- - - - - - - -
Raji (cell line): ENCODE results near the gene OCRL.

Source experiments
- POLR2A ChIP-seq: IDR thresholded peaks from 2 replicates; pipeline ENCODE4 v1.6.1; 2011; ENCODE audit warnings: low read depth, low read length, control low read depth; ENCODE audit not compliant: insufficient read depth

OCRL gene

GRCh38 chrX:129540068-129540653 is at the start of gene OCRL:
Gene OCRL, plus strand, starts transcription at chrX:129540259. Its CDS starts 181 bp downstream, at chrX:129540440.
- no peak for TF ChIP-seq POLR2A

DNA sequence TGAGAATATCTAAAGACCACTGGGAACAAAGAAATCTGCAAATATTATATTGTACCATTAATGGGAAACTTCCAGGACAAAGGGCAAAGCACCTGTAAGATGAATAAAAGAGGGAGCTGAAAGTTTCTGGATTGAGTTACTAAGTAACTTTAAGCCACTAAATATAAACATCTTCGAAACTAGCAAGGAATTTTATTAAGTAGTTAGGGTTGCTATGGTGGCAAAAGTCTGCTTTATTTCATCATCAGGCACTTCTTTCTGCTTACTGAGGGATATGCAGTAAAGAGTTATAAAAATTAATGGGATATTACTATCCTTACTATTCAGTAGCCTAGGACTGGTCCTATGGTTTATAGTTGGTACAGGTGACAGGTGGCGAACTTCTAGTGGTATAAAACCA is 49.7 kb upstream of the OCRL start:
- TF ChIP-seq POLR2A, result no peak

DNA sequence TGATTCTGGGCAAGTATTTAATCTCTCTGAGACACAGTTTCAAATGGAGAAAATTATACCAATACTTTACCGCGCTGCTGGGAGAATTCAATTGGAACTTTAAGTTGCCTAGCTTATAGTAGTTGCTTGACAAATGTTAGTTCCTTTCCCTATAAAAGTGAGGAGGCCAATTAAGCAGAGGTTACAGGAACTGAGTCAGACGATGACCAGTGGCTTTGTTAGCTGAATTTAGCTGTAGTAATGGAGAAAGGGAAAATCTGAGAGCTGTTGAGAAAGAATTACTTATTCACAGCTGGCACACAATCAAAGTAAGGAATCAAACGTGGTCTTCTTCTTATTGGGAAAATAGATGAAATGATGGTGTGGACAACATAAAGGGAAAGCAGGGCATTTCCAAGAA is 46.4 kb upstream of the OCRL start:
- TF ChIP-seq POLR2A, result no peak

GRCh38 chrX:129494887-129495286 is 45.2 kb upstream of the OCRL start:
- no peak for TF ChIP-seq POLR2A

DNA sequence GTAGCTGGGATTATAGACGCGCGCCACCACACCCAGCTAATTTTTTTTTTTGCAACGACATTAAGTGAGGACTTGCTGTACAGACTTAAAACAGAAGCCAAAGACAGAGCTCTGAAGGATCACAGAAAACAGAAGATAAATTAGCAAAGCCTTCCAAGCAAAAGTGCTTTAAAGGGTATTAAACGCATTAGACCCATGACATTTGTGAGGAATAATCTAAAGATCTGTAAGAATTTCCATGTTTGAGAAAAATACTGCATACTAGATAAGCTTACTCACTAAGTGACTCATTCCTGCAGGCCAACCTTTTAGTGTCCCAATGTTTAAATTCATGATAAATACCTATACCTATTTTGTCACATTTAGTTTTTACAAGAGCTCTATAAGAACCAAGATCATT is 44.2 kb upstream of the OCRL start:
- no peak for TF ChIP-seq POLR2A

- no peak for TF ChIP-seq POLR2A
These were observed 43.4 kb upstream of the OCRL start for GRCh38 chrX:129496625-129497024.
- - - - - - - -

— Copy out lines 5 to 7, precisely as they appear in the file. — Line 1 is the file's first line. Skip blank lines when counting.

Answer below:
GRCh38 chrX:129540068-129540653 is at the start of gene OCRL:
Gene OCRL, plus strand, starts transcription at chrX:129540259. Its CDS starts 181 bp downstream, at chrX:129540440.
- no peak for TF ChIP-seq POLR2A